Porn star seeks to return $130K to end hush deal
LOS ANGELES >> The pornographic film actress who says she had an affair with President Donald
Trump offered Monday to return $130,000 she received from Trump’s personal attorney in 2016 for agreeing not to discuss the alleged relationship.
In exchange, the actress, Stephanie Clifford, seeks an end to her deal to keep quiet about what she says was an affair with Trump that started in 2006 and lasted for several months.
In the letter, which was sent to Trump’s personal attorney, Michael Cohen, early Monday, Clifford’s attorney, Michael Avenatti, wrote that Clifford would wire the money into an account of Trump’s choosing by Friday.
Avenatti set a deadline of noon today for Cohen to answer the offer from Clifford, known professionally as Stormy Daniels.
Under the terms of the deal detailed in the letter, the contract ensuring Clifford’s silence would be “deemed null and void” once she returned the sum called for in her original contract.
Under Avenatti’s offer, Clifford would then be allowed to “(a) speak openly and freely about her prior relationship with the President and the attempts to silence her and (b) use and publish any text messages, photos and/or videos relating to the President that she may have in her possession, all without fear of retribution and/or legal liability for damages.”
The letter also seeks an agreement that neither Trump nor the shell company that Cohen used to pay Clifford, which he represents as a party to their October 2016 deal, would move to block the broadcast of an interview that Clifford taped with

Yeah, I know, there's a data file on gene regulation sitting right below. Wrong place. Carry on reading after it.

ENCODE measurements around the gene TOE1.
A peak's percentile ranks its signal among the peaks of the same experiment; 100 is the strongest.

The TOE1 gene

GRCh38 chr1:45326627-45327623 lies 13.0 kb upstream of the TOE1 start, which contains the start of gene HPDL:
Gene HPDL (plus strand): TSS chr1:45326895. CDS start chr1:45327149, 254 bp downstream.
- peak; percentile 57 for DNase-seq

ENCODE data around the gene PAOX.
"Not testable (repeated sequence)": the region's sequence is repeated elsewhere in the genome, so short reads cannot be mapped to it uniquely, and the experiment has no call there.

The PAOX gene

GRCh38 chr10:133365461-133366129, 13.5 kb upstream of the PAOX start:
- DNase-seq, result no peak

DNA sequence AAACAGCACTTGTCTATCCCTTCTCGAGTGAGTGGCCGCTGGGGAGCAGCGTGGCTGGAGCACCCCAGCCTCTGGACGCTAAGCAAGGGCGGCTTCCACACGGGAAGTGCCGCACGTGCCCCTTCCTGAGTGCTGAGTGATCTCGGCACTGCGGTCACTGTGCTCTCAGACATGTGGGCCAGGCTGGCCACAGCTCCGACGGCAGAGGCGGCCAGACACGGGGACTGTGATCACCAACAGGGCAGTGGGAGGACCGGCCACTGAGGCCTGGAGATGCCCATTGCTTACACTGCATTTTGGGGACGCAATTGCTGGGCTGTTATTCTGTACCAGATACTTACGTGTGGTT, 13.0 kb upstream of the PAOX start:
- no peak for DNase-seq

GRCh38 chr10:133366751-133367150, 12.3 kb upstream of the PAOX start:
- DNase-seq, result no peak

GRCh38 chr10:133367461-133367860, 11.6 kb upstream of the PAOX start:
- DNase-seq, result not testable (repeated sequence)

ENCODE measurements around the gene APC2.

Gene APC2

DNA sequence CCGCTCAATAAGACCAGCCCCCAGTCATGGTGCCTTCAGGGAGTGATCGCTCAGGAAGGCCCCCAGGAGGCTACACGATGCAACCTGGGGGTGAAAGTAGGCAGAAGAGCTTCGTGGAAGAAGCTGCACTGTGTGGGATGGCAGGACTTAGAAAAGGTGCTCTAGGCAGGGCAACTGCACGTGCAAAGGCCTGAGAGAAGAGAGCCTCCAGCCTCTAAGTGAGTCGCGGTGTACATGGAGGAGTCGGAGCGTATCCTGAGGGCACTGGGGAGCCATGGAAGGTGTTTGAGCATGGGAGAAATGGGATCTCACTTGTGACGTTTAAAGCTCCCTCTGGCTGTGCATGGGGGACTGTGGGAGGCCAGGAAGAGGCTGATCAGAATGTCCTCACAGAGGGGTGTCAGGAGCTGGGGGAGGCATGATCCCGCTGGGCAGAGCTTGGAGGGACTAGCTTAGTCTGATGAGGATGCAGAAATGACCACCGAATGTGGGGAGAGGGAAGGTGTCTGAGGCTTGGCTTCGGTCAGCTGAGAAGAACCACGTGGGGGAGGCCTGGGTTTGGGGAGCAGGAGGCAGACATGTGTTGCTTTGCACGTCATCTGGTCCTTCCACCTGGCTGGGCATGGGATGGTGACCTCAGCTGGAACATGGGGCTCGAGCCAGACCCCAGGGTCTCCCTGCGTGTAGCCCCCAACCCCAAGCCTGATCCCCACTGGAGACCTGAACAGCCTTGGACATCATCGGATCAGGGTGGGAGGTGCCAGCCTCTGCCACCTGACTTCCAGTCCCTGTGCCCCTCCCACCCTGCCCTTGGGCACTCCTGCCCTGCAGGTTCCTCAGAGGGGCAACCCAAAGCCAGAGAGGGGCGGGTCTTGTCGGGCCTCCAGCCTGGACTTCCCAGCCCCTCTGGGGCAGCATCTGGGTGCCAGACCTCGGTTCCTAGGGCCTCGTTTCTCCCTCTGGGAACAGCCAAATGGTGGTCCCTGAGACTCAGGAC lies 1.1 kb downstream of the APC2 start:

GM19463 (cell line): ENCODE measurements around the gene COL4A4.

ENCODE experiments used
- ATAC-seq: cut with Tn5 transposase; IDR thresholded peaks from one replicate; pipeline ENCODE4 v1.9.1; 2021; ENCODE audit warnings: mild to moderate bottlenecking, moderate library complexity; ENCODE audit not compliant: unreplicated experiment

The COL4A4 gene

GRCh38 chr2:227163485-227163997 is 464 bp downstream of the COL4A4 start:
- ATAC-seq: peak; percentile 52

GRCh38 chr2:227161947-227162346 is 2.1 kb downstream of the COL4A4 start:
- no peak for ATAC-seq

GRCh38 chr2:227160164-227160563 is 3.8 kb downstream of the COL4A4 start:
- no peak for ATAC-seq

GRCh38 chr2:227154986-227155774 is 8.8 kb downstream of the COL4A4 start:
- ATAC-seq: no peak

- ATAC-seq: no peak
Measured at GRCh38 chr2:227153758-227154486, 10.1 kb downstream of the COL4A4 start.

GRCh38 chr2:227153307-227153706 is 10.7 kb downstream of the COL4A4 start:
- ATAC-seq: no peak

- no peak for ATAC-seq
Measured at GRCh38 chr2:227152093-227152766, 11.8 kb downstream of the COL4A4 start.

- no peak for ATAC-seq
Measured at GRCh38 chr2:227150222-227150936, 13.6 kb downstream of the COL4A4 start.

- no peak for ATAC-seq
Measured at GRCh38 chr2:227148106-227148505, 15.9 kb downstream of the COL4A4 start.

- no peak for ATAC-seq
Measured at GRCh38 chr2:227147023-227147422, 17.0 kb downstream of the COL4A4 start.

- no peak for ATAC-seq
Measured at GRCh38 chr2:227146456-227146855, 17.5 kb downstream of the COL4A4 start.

“60 Minutes” last week.
“As we have always said, this is about a search for the truth and the ability of Ms. Clifford to tell the American people what really happened so they can make their own determination,” Avenatti said in a statement.
The offer puts the president and Cohen — who deny that Trump had an affair with Clifford — in a challenging position.
If they agree to Avenatti’s terms, Clifford can speak openly about not only the sexual relationship she claims to have had with Trump shortly after his wife, Melania, gave birth to the couple’s son, Barron, but also about what she describes as an effort to silence her with “hush money.”
The money, which Cohen has said came from his own personal funds, is the subject of complaints lodged by the group Common Cause with the Federal Election Commission and Justice Department. Common Cause argues that the payment violated campaign finance laws.
New York state’s professional standards for lawyers require that they take settlement offers directly to their clients. That means Cohen is under a legal obligation to share the proposed deal with Trump, who has kept his distance from the matter.
If they reject the offer, they could be seen as acknowledging the existence of an effort to keep Clifford silent about an affair that Cohen and the president say did not happen.